Before passive and quantitative investing gained prominence, stock picking was the holy grail of fund management. The reality however was that actively managed funds seldom beat the index. However, for several reasons, individual investors may still want to consider a stock picking strategy alongside other investment products in their portfolio.
Trading commissions are much lower than they used to be, and retail investors have access to more information and tools than ever before. Buying individual stocks can offer another way to diversify risk and generate alpha. In this post we discuss the pros and cons of stock picking and how to pick stocks with good odds of beating the market.
- What is stock picking?
- How to define your investing goals
- Stock picking best practices
- Risk management when picking stocks
- Is stock picking better than passive investing?
- Picking stocks based on sentiment data
- Advantages & disadvantages of stock picking
What is stock picking?
Stock picking is the process of actively selecting stocks you expect to outperform the market. If you are happy to earn the market’s return, or beta, you can simply buy an index fund. However, to make excess returns, known as alpha, you will need an active strategy. This will entail investing in an actively managed mutual fund, a hedge fund, or selecting individual stocks.
Stock pickers typically make decisions based on fundamental analysis. However, quantitative and technical analysis is increasingly being used to rank and filter stock picks. Stock picking is most commonly associated with long-only funds, but hedge funds use similar methods for short selling stocks.
How to define your investing goals
Individual investors often pick stocks without clear objectives. That is fine if you are investing money you can afford to lose. However, if you are investing long term savings in your stock picks, you need investment goals. You also need a way to measure your performance and manage risk.
It’s a good idea to start by allocating a small portion of your total portfolio to stock picking. The objective is to beat the market, so you should prove to yourself that you can do so before allocating the bulk of your capital to stock picking. There are two approaches you can take to allocating capital and measuring your performance.
If you plan to manage a broad portfolio of large-cap stocks, then your stock picking portfolio could start out at 10% of the total portfolio. This would be part of your general equity holdings, the rest of which could be in an index fund. The MSCI world index or the S&P 500 index are both excellent proxies for the overall stock market. You could invest the rest of your general equity portfolio in an exchange-traded fund that tracks one of these indices. You can then use the same index as your benchmark.
Alternatively, you can specialize in specific sectors, small caps, emerging markets or region stocks. In this case, you should start out with an even smaller portfolio. You should use two benchmarks – one relevant to the types of stocks you are buying, and one general benchmark. You should be aiming to beat both to justify your stock picking program. If your stock picking proves successful, you should increase the allocation slowly. If your active portfolio outperforms, its share of the total portfolio will increase automatically, so you shouldn’t need to switch much capital to it.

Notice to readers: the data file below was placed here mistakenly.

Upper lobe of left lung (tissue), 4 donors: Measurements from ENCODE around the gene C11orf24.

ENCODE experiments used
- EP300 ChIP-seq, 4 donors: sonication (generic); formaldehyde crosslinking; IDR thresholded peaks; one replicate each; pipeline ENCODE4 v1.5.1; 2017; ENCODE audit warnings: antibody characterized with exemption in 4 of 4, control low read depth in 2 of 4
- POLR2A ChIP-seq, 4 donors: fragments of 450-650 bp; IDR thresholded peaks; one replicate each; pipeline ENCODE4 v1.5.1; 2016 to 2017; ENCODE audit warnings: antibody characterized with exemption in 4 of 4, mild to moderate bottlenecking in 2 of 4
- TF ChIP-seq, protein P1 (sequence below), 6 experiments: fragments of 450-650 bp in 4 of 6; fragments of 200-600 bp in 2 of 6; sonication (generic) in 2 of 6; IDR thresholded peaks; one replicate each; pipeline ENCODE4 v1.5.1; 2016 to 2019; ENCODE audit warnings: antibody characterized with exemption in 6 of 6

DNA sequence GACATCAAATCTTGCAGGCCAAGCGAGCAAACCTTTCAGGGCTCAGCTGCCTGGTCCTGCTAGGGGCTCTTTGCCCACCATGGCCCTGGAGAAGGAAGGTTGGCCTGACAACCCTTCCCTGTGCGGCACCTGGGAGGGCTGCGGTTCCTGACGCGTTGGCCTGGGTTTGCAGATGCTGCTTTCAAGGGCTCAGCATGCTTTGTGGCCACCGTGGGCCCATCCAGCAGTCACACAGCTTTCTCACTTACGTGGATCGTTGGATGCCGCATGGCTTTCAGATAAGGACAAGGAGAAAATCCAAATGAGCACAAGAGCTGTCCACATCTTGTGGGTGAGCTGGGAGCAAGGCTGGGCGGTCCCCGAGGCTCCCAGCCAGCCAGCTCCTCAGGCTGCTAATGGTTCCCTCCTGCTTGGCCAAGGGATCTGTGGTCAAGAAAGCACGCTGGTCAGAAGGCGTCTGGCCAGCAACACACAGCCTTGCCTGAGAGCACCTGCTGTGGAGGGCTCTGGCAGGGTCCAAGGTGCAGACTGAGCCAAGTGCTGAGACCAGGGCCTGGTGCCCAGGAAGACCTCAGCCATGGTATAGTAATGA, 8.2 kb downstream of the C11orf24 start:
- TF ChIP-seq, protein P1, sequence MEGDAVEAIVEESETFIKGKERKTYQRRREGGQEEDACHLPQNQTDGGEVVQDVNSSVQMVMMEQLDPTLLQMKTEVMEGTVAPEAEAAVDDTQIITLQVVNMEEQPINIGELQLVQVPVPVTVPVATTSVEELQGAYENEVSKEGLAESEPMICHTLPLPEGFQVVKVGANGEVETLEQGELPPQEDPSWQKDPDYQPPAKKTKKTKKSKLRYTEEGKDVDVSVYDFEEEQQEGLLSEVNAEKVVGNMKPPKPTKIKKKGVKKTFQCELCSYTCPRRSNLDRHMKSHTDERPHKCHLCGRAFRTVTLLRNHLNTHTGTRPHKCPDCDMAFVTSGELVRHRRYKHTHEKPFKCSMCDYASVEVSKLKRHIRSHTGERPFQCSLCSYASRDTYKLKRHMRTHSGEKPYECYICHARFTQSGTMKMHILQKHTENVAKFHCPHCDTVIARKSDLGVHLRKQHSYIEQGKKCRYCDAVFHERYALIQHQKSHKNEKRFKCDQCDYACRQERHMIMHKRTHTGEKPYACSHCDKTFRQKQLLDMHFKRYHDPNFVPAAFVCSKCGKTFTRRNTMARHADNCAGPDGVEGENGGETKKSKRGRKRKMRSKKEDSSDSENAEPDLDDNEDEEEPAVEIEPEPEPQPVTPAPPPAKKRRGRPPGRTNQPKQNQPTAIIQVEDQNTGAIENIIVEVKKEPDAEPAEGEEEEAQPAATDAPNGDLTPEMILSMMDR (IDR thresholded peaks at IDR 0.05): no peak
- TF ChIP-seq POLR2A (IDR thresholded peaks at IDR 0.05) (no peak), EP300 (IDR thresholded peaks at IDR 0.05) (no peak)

Stock picking best practices
“It’s far better to buy a wonderful company at a fair price than a fair company at a wonderful price” – Warren Buffett
If you are looking for short term gains, market dynamics like momentum, volume, news flow, and sentiment can all be critical. Almost any stock can move 10 to 30% higher in the short term given the right environment. These can be oversold stocks, turnaround plays, cyclical stocks, or stocks that have experienced corrections.
A stock can rally over a period of months based purely on speculation and sentiment, without the company’s performance playing out as expected. Stock picking for the long term is different. Over a period of more than a year or two, a company must generate revenue and at least show the potential for profitability. Evidence of growth and profitability must also justify the stock price and valuation.
For the most part, growth companies make the most sense for a stock-picking portfolio. There is more potential to beat the market with companies that are compounding growth rates of 20% and more. The other area to consider is dividend growth stocks. These are companies that are growing their dividends rapidly. This can increase the yield on the initial investment very quickly. The following are some of the essential traits to look for in a potential stock pick:
- Growing market: It is easier for a company to increase its profits if it operates in a growing market, rather than having to fight for market share in a static market.
- Industry leader: Over time, most of the value in an industry accrues to the company with the leading product or brand. Tracking the relative strength of each company in an industry is an excellent way to find the industry leader.
- Profits: Some companies never manage to earn enough profit to justify the risk of investing in them. Look for companies with a ROE of 15% or higher, or a realistic path to get to that level.
- Good management: Most great investments are companies run by visionary and charismatic leaders. Look at the CEO’s track record when researching a company. Avoid companies with questionable corporate governance.
- Simple business model: If you cannot understand the business model and how the company makes money, there may be a reason. Companies with complex business models are often hiding the fact that they cannot make money.
- Debt: Companies in different industries use different levels of debt. It’s best to avoid companies that use substantially more debt than their peers.
How to determine a reasonable price to pay for a stock
When it comes to the price you pay for a stock, there is a trade-off to be considered. The return you earn from a stock pick will depend on the price you pay for it, and how the company’s fundamentals play out after that. Very often, you will have to pay a higher price to buy a stock that goes on to grow its earnings. The better the company’s prospects, the more you should be prepared to pay. However, there should also be a limit to what you will pay.